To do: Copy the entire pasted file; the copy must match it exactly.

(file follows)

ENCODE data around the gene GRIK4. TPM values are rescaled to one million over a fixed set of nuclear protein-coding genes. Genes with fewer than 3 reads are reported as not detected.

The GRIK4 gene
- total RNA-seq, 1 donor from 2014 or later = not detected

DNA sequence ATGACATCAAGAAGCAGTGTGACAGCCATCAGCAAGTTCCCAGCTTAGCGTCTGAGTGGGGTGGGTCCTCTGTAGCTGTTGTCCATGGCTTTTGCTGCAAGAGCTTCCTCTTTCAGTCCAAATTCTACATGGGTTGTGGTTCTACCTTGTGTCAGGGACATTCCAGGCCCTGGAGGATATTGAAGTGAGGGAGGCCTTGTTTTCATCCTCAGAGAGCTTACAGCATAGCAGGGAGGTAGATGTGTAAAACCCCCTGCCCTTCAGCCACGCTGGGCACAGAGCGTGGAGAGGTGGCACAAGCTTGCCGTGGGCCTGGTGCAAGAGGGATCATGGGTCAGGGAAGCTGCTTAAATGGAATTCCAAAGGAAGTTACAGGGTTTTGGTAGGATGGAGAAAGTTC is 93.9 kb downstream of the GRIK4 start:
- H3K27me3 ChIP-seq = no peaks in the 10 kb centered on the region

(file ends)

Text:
ENCODE data around the gene GRIK4. TPM values are rescaled to one million over a fixed set of nuclear protein-coding genes. Genes with fewer than 3 reads are reported as not detected.

The GRIK4 gene
- total RNA-seq, 1 donor from 2014 or later = not detected

DNA sequence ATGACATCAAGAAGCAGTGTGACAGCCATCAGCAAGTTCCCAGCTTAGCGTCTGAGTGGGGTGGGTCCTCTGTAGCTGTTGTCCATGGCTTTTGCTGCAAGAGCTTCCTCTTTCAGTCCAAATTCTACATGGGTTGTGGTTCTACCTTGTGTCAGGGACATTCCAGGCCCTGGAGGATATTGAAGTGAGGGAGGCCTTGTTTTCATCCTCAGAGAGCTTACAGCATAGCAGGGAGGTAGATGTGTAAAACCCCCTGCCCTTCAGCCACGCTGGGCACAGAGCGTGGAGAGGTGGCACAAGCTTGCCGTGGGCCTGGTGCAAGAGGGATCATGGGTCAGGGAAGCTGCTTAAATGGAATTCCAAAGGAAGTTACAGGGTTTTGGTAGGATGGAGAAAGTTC is 93.9 kb downstream of the GRIK4 start:
- H3K27me3 ChIP-seq = no peaks in the 10 kb centered on the region